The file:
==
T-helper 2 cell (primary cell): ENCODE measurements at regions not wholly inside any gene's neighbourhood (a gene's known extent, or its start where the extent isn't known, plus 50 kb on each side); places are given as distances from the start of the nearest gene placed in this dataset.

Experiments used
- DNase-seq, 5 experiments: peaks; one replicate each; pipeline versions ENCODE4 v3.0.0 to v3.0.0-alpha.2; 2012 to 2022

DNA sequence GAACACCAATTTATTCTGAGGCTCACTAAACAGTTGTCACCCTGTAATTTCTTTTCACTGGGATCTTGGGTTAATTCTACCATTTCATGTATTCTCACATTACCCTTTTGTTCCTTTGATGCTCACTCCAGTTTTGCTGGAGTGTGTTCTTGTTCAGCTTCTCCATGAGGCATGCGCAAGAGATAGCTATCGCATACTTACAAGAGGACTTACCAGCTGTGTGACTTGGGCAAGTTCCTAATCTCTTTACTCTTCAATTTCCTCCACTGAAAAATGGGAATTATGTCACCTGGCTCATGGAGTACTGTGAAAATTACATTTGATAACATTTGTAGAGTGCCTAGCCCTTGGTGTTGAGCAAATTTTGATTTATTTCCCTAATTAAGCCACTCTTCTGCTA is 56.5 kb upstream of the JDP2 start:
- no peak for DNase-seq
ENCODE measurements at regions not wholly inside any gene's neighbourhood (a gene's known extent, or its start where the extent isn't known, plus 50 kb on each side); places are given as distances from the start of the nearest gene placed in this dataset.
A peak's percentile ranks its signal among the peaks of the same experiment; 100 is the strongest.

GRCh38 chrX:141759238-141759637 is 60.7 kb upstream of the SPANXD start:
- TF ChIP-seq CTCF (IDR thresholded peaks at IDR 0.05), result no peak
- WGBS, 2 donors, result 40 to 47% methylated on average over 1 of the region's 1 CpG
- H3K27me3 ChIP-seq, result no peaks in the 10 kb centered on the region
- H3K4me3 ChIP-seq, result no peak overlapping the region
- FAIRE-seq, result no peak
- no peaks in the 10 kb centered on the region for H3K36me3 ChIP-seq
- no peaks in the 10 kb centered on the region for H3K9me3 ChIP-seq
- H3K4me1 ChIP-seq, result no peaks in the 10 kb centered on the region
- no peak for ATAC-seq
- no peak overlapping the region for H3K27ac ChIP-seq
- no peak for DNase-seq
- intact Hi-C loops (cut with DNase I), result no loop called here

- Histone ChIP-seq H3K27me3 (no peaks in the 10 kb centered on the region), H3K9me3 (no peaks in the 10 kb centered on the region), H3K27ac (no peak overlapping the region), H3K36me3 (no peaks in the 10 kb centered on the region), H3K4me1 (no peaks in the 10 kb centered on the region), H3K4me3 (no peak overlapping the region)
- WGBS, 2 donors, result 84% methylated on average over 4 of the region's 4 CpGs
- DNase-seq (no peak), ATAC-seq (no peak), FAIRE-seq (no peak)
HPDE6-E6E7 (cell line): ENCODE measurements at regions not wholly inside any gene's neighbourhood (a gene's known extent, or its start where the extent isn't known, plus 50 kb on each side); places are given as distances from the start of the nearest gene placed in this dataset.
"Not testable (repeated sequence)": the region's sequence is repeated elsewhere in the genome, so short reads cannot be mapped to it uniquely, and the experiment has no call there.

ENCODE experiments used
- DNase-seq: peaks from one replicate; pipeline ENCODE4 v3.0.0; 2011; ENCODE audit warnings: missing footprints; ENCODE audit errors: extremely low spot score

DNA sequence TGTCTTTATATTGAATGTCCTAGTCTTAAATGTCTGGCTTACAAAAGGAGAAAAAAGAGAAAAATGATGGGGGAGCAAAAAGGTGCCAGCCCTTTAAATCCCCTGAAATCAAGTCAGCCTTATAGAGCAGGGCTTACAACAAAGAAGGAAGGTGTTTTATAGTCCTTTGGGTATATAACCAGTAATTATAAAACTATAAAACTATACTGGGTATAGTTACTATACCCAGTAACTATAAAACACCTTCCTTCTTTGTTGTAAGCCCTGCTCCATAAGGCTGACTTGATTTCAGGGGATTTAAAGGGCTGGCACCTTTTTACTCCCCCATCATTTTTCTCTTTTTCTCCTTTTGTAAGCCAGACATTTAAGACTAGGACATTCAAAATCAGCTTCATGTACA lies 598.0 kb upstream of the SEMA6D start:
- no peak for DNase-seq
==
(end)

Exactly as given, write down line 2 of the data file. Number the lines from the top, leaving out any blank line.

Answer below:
Experiments used